Monday, November 28, 2011

Welcome Home to Our Fur Kids

Just a little over 24 hours of having our two Sugar Glider joeys home and things seem to be moving right along. Mr. K, Tenie, myself and the dogs met with the Sugar Glider breeder at the train station and went to a nearby Tesco (grocery store) and sat and had a drink to discuss the fur babies. The breeder was incredibly knowledgeable and more than willing to lend us any assistance if needed. She handed Gus and Fiona over in a small carrier covered in a cloth bag to block out light and wind. We were also given a pedigree, which she said most breeders are not in the habit of giving, but that she wanted to track her babies' lineages. We learned that Gus and Fiona's Dad's name is Mongo and their Mama is Dixie. We had a good chat and her two young children came over to check Glacier and Roscoe out and then the family were on their way, minus two Sugar Glider joeys that were safely cradled in their Auntie Tenie's arms.
After our meeting, we found a restaurant and went in for some much needed lunch. Fiona and Gus slept peacefully in their carrier, never stirring. Glacier and Roscoe were well behaved, but both dogs knew something was amiss. Glacier kept trying to vigorously sniff the carrier, while Roscoe minded his own business and expressed his anxiety through other means. He walked quickly and today he's been practically up Mr. K's butt: we both think he just needs assurance.
The train ride back to Edinburgh was completely uneventful. Glacier and Roscoe slept under the table that was between our seats and Gus and Fiona slept on top of it, tucked safely in a pink and floral polar fleece pouch in their carrier. We opted to take a cab from the train station as we were experiencing the tail end winds from gales and it was bitterly cold. We wanted the joeys to be warm and we weren't exactly excited to go back out in the wind, having fought with it all day.
Upon arriving home, Mr. K, with the help of Tenie, gently lifted the sleeping pouch from the carrier and carefully attached it to the wall of the cage; all without Fiona or Gus waking up. We put their food out-a blended mixture of fruits and vegetables over three cat food kibble-and waited. The breeder had told us that they were probably emerge around nine, but the first movement occurred around eight.
Both joeys slowly emerged, carefully exploring their surroundings. Tenie had left by this point, so all Mr. K and I could do was guess what they were doing  by the noise that they made moving around. Surprisingly, Fiona and Gus are pretty quiet and it was hard to figure out what they were doing. They rarely make noise, but we think it's because they are still getting comfortable.
Sugar Gliders actually make a lot of different kind of noises, including barking, crabbing-which is their mad noise-and a few others. We have been trying to let them settle in with as little stress as possible, but there has been some crabbing. The first happened last night when one of the joeys must have startled the other as they were sleeping. The crabbing wasn't very loud and they had not emerged from the sleeping pouch yet.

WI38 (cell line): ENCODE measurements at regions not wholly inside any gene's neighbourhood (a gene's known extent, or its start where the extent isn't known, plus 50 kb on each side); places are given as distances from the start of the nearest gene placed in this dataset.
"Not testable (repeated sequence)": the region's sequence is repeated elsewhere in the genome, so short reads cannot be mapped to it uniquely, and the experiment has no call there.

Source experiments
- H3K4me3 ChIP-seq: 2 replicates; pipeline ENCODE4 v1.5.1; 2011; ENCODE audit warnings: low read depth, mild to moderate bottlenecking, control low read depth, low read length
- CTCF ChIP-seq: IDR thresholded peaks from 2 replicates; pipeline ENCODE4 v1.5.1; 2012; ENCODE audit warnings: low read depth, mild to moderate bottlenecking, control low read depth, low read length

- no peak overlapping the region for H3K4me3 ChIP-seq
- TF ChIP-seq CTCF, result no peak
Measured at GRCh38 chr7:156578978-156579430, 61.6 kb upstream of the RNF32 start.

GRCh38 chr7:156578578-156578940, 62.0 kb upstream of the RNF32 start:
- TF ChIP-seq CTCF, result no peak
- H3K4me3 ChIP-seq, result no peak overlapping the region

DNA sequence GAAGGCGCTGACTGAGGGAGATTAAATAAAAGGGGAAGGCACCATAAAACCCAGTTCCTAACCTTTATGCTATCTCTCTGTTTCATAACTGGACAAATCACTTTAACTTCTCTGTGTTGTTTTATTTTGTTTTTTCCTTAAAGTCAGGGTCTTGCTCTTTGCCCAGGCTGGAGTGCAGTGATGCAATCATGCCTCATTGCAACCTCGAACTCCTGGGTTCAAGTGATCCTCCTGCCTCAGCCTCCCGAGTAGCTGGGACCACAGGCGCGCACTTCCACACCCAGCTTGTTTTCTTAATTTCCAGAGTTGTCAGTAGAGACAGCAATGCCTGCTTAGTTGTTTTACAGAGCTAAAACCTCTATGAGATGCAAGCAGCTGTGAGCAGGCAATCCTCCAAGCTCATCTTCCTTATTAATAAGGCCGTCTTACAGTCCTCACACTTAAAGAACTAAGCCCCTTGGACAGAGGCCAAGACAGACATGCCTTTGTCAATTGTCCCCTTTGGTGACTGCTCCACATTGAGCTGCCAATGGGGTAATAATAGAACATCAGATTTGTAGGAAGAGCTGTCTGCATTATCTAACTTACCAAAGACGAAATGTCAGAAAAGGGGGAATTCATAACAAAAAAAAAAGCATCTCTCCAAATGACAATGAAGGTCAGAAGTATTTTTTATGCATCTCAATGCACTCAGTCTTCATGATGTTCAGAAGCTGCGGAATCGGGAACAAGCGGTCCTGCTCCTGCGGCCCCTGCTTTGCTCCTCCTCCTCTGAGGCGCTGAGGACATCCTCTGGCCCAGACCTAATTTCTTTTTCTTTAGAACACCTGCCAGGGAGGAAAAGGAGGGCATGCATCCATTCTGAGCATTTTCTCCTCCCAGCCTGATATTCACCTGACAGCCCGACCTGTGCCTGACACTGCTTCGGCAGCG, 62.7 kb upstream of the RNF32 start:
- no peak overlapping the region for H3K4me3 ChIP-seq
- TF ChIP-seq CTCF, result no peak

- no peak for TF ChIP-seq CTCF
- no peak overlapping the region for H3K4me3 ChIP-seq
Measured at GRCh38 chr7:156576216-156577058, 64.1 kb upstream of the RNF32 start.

The second one happened when Mr. K was talking to one of the joeys. It was very curious and kept coming close to the side of the cage where Mr. K was. At some point, Mr. K got distracted and stopped talking. The joey must have lost interest because it hopped back in the pouch and scared the other joey who crabbed.
There was a lot of crabbing today when Tenie, Mr. K and I returned from being out. We got back right around the time when the joeys would have just started coming out and we may have startled them. One crabbed at Tenie the instant she walked into the living room and more crabbing ensued when Mr. K got too close. They have since calmed down and have been quiet.
One of the joeys, we are assuming Gus because apparently the males are a bit bolder at first, is quite active. He/she keeps coming out and running in the Wodent Wheel and eating some of its food. They both were big fans of the polar fleece ladders that Mr. K made and the sticks collected from the park across the street have been big hits. As I type this, both Gliders came out of the pouch and were running about. One little fuzz butt loves the wheel and the other came up to the edge of the cage and licked Mr. K's finger.
It's so hard not being able to touch them. I am so used to puppies where the instant they are handed over, they are squirming in your arms and licking your face. These little guys need a bit of patience and space. It's also difficult not being able to hold them because I can't see them and have no idea what they actually look like or how they feel. It's all very exciting.
Tomorrow we may try transferring them from their sleeping pouch into a bonding pouch while they are fast asleep  so that I can wear them around my neck. The bonding pouch has a zipper and keeps the joeys safe, while also allowing them to be close to your body. This way, they can learn your scent and associate it with warmth and safety. They don't seem to mind us moving around as much, so we'll see where we stand tomorrow.
Glacier is particularly interested in Gus and Fiona. He keeps going close to the cage and watching them. I always knew when they were awake last night because Glacier was on his paws, peering in at the joeys. They don't seem to mind him. I take it as a good sign that they have not crabbed at him yet. Apparently, Sugar Gliders can bond to other animals in the household. There have been incidences of Sugar Gliders curling up with a sleeping dog or sharing a snack out of the same dish as a cat.
It's been a great 24 plus hours and we haven't even touched Gus or Fiona yet. I can't wait to see what tomorrow will bring. Maybe I will actually get to feel their little furriness finally?

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